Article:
Brogaard and Salerno on antirealism and the conditional fallacy

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3 Citations (Scopus)

Abstract

Brogaard and Salerno (2005, Nous, 39, 123–139) have argued that antirealism
resting on a counterfactual analysis of truth is flawed because it commits a
conditional fallacy by entailing the absurdity that there is necessarily an epistemic
agent. Brogaard and Salerno’s argument relies on a formal proof built upon the
criticism of two parallel proofs given by Plantinga (1982, Proceedings and
Addresses of the American Philosophical Association, 56, 47–70) and Rea (2000,
Nous, 34, 291–301). If this argument were conclusive, antirealism resting on a
counterfactual analysis of truth should probably be abandoned. I argue however that the antirealist is not committed to a controversial reading of counterfactuals presupposed in Brogaard and Salerno’s proof, and that the antirealist can in principle adopt an alternative reading that makes this proof invalid. My conclusion is that no reduction of antirealism resting on a counterfactual analysis of truth has yet been provided.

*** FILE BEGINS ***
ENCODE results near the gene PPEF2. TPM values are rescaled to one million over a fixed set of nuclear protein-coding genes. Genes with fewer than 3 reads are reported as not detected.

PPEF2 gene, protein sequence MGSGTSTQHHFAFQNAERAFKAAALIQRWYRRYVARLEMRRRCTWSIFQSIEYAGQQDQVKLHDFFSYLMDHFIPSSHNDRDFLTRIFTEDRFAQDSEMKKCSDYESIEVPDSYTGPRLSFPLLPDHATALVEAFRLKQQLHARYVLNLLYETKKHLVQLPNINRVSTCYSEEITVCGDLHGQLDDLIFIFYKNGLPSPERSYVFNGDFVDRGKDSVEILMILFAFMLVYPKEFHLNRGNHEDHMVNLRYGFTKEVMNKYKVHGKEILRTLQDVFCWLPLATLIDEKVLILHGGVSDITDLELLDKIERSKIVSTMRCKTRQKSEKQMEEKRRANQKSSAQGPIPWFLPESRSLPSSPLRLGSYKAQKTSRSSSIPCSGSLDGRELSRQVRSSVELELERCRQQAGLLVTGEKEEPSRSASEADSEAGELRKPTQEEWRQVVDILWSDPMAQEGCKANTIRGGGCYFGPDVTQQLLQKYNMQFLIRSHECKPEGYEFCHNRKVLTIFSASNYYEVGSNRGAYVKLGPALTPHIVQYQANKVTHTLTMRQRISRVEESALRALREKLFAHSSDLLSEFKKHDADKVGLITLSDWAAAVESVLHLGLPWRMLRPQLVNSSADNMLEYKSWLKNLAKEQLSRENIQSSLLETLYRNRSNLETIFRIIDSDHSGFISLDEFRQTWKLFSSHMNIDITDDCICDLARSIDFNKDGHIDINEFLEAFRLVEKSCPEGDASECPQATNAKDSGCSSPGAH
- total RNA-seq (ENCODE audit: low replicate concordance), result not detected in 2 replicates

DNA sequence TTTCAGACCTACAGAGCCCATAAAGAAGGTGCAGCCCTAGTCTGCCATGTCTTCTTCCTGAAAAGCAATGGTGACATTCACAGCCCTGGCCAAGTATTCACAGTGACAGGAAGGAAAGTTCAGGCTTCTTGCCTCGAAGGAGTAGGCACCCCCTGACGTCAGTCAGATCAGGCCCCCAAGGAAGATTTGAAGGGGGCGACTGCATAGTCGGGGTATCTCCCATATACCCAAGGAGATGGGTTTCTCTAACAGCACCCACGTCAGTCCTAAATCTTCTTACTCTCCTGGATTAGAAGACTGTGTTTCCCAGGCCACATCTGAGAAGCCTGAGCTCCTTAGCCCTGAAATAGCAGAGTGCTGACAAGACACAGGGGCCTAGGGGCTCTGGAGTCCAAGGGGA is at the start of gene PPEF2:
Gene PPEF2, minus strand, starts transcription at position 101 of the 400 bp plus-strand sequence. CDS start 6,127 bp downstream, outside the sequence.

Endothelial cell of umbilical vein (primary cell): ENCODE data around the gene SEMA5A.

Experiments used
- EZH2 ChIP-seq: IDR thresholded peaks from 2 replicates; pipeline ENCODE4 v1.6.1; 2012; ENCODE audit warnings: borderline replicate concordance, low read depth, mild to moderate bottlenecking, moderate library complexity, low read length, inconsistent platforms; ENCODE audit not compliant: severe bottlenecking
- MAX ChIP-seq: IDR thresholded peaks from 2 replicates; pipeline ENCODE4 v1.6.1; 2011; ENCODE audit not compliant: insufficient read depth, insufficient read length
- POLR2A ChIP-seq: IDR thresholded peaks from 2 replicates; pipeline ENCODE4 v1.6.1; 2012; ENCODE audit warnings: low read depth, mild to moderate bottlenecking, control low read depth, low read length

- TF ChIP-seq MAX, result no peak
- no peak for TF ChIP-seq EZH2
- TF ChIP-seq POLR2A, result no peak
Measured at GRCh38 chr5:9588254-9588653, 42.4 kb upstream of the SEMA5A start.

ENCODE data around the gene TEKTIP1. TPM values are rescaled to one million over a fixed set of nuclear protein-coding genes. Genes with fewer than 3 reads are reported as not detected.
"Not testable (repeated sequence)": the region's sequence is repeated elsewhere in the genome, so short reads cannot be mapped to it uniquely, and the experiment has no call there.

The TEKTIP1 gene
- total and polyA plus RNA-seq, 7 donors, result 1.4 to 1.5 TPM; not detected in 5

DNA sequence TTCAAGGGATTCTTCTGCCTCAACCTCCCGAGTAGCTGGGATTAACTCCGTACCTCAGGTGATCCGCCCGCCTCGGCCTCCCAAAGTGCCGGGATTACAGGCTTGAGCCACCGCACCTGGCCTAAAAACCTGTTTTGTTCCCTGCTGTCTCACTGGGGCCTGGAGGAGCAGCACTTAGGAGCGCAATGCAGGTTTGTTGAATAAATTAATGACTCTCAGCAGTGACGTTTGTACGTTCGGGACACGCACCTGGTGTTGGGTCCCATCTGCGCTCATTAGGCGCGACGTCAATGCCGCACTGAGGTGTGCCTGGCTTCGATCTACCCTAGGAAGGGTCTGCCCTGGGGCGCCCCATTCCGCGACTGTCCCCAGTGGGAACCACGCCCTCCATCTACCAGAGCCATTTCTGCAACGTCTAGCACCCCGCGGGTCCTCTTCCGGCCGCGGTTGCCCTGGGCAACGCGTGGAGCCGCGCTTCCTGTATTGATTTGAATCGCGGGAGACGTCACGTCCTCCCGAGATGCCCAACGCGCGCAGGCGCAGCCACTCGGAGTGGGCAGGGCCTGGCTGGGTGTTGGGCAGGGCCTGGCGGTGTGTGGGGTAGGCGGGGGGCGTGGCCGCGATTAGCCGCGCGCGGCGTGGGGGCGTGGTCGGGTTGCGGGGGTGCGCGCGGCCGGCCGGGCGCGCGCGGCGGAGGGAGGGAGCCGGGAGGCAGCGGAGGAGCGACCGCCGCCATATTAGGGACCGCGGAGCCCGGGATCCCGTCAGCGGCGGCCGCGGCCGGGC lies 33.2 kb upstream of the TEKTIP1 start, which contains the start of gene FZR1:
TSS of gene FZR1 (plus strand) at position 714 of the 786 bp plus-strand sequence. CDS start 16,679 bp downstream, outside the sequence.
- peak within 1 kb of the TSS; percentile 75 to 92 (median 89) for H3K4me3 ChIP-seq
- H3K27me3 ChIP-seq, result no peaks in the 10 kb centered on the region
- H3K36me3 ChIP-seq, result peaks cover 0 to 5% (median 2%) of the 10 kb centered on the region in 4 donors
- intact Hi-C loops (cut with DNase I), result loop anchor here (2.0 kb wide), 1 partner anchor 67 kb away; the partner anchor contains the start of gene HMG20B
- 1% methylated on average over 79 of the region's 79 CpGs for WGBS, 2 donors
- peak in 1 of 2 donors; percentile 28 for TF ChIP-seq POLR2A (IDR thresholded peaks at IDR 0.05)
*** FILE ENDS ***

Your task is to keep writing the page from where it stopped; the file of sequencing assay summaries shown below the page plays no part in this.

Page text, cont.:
Original languageEnglish
Pages (from-to)229-246
Number of pages18
JournalPhilosophical Studies
Volume140
Issue number2
Early online date20 Sep 2007
DOIs
Publication statusPublished - Aug 2008

Keywords

  • antirealism
  • conditional fallacy
  • Brogaard
  • Salerno
  • counterfactuals
  • counterpossibles
  • truth
  • epistemic truth
  • realism/antirealism debate
  • Prantinga
  • Rea
  • Wright
  • intuitionistic logic
  • intuitionistic modal logic
  • Lewis
  • semantic antirealism
  • alethic antirealism
  • combinatorialism
  • Nathan Salmon
  • Armstrong

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